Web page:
The Whitlingham Bird Report for 2016 is now available to download here.

The previous reports are also availble: 2015 here,
2014 report here and the 2013 report here. Thanks to everyone who has contributed sightings, information and photos to these reports.

You may also be interested in Chris Durdin's Thorpe Marsh Wildlife Report for 2016, which is available here.

WHITLINGHAM: Week 2 - Red-breasted Goose

8th January 2011
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New Year's Day had been a bit bird-light, so my main aim for today was to catch up with some of the commoner stuff I missed then. A night without a sub-zero temperature meant that there was also the outside chance of a Smew or something. As I walked along Whitlingham Lane in the drizzle I racked up Pheasant, Redwing and Jay, whilst 115 Greylags were on the meadows. There were only a couple of Siskin in the Little Broad Alders, but while looking for them I found a Treecreeper. Walking to the east end of the Great Broad, I immediately picked out a Red-breasted Goose with the Mallard! It was clearly an escape, and a rather tame one (it began swimming over to me like it wanted a hug, but its Mute Swan bodyguard were having none of it). Figuring that other local birders might still be interested in seeing it, I texted the news in. I can understand most people not caring, but some can enjoy watching birds regardless of their origins. I thought seeing last years Chilean Flamingos at Cley was rather excellent for example.


Moving on I saw that the bird feeders near the car park had been filled up. A short stakeout and I had seen the Nuthatch and a Marsh Tit, whilst four Brown Rats were eating the spilt seed. I located the missing Siskin flock along the south shore of the Great Broad, mixed in with some Goldfinches and a couple of Lesser Redpolls. No new wildfowl on the broad to speak of, a Little Grebe and some Shoveler the pick of the bunch.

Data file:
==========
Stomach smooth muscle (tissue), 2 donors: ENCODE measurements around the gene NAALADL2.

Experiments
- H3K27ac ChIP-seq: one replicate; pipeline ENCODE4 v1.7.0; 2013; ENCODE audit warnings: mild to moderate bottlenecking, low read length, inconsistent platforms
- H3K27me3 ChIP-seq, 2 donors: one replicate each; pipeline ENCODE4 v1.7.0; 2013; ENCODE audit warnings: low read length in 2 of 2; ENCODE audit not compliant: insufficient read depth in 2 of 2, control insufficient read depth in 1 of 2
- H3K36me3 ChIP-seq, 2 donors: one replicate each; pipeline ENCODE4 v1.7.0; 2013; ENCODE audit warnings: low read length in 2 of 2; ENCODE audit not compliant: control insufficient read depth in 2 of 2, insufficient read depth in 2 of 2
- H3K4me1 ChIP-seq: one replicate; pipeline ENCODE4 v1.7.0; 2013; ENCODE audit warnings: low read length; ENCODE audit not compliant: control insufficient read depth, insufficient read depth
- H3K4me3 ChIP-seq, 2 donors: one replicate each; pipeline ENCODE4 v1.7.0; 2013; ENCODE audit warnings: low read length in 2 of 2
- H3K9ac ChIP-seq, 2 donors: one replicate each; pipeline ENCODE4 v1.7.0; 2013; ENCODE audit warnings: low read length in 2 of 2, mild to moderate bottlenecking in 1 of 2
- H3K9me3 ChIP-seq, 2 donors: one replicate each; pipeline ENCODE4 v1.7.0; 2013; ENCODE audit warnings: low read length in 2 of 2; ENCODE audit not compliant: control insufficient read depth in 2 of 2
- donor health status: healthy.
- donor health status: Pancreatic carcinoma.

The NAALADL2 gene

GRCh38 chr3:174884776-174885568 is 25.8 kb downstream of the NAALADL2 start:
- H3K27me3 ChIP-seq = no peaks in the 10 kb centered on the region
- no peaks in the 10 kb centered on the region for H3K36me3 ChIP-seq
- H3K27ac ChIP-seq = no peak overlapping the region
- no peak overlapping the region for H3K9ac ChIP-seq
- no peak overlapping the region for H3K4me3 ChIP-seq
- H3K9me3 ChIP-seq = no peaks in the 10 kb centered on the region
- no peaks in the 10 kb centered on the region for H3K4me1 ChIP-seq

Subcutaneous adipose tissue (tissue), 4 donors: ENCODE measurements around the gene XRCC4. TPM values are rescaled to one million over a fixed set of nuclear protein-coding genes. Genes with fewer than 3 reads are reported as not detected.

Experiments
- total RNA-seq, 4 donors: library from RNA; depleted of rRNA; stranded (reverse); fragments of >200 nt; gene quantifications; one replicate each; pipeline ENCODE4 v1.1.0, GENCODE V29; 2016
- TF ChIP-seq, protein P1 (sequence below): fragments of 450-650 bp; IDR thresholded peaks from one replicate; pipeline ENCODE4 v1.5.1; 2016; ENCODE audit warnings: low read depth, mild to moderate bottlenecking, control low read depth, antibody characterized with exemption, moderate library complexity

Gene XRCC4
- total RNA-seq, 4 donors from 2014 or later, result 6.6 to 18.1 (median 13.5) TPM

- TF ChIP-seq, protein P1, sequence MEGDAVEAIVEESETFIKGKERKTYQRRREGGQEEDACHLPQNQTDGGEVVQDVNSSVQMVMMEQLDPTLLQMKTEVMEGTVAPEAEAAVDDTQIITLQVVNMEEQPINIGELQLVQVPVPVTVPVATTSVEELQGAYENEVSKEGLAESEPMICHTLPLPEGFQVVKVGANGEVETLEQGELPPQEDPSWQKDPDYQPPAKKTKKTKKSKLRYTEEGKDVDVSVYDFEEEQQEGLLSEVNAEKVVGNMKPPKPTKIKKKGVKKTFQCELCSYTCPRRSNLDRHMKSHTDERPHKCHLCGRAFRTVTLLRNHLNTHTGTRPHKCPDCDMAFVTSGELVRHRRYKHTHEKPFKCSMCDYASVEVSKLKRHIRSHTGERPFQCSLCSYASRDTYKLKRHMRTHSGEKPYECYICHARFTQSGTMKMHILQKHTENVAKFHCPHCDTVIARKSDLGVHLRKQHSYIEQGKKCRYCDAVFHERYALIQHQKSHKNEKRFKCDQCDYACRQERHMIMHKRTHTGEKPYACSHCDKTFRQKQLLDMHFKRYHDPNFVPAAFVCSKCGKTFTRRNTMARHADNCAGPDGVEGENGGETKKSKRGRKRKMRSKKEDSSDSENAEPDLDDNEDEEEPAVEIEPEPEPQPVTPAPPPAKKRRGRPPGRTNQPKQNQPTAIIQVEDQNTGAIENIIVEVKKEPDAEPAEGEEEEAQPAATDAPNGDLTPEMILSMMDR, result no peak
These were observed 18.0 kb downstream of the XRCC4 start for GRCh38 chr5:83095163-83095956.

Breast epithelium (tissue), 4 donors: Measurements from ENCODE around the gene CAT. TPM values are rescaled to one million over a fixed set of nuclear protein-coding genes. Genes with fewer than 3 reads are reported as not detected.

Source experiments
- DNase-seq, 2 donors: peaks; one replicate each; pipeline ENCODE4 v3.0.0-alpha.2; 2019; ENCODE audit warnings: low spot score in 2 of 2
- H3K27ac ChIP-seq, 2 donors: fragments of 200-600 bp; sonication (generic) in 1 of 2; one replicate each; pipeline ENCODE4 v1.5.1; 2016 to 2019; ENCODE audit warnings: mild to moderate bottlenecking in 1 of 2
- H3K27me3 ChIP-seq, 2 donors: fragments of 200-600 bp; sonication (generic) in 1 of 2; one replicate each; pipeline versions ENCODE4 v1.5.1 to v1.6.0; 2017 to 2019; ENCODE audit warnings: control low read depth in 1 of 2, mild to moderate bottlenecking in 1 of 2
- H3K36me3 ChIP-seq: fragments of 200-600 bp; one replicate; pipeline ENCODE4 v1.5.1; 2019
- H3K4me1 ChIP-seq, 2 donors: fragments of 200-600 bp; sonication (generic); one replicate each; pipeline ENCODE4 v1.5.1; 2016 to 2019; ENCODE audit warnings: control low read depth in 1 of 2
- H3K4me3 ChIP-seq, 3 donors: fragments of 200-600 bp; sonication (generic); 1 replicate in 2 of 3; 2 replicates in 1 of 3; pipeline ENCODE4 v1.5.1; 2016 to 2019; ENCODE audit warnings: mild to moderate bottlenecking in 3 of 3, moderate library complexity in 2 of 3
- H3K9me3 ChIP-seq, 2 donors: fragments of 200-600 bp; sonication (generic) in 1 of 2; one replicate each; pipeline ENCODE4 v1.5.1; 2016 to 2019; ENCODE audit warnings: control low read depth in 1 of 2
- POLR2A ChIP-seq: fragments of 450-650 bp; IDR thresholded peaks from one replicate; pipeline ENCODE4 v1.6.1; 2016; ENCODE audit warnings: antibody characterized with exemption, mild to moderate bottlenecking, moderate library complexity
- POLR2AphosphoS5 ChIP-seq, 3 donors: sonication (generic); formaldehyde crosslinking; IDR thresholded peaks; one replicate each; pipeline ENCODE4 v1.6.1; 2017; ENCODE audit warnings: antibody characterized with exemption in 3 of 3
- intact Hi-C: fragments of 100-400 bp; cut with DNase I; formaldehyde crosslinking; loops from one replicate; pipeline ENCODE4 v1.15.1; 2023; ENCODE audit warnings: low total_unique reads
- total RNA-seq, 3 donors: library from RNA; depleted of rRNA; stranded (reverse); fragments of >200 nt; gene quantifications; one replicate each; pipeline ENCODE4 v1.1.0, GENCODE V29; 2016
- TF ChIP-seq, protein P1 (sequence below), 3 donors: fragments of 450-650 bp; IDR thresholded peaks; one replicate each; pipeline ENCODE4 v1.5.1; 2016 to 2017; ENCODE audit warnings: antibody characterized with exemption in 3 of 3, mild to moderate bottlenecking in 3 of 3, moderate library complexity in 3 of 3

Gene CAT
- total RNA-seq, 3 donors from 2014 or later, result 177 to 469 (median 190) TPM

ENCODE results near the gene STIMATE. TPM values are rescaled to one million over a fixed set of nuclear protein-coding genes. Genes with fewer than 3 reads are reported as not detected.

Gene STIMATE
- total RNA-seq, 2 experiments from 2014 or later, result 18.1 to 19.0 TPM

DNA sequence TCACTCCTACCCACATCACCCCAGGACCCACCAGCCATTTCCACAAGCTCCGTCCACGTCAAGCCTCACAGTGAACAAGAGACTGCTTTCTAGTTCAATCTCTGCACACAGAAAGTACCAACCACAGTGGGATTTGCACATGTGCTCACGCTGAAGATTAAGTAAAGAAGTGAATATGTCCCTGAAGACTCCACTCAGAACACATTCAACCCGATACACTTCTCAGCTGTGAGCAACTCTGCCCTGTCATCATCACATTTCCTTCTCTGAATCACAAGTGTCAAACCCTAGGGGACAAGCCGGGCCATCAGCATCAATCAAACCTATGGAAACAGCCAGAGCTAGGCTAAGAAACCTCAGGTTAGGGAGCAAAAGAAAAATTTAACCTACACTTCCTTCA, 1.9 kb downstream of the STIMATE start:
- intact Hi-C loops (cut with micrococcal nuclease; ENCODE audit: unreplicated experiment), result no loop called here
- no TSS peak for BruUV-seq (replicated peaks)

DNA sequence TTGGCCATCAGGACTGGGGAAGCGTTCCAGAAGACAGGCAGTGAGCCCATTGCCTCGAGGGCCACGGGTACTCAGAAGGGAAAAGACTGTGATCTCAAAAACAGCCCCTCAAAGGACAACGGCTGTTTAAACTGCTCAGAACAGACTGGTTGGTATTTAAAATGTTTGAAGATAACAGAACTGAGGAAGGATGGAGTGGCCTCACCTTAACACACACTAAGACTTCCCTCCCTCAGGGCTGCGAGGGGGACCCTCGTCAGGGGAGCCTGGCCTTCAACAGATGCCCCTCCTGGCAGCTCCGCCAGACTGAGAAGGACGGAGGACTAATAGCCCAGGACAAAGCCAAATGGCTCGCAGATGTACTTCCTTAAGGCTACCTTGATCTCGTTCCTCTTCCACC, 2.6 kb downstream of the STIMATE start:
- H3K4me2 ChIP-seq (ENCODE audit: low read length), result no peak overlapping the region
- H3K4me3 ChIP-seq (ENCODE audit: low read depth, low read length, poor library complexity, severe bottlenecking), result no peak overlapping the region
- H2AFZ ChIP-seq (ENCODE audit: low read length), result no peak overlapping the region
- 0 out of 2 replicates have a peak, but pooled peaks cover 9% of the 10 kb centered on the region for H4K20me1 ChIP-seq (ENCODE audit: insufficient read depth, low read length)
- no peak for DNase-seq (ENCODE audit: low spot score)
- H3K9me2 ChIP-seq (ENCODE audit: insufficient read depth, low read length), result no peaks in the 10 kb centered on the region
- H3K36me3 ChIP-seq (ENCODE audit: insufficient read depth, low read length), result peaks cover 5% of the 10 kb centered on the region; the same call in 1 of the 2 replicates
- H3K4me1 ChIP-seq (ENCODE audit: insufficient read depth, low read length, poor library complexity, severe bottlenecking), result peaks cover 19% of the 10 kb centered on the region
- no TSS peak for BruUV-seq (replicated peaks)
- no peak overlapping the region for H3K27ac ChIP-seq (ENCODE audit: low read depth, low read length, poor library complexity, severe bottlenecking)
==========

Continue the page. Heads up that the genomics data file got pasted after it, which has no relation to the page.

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Continuing my trip around the patch I walked through the woods, hearing the third of four unseen Great Spotted Woodpeckers. I looked over onto Thorpe Marshes but there wasn't a Lapwing in sight. I did get to watch a flock of Redwings in the scrub near the river, which is always a pleasure, and a Marsh Tit was calling like a Great Tit. Whitlingham Marsh was rubbish as always, and nothing rare was lurking on the river. Even the sewage works was quiet, just a couple of Jackdaws around the stirring containers. Cathy met me back at the car park to say "aww" at the goose, and that was it for another visit.

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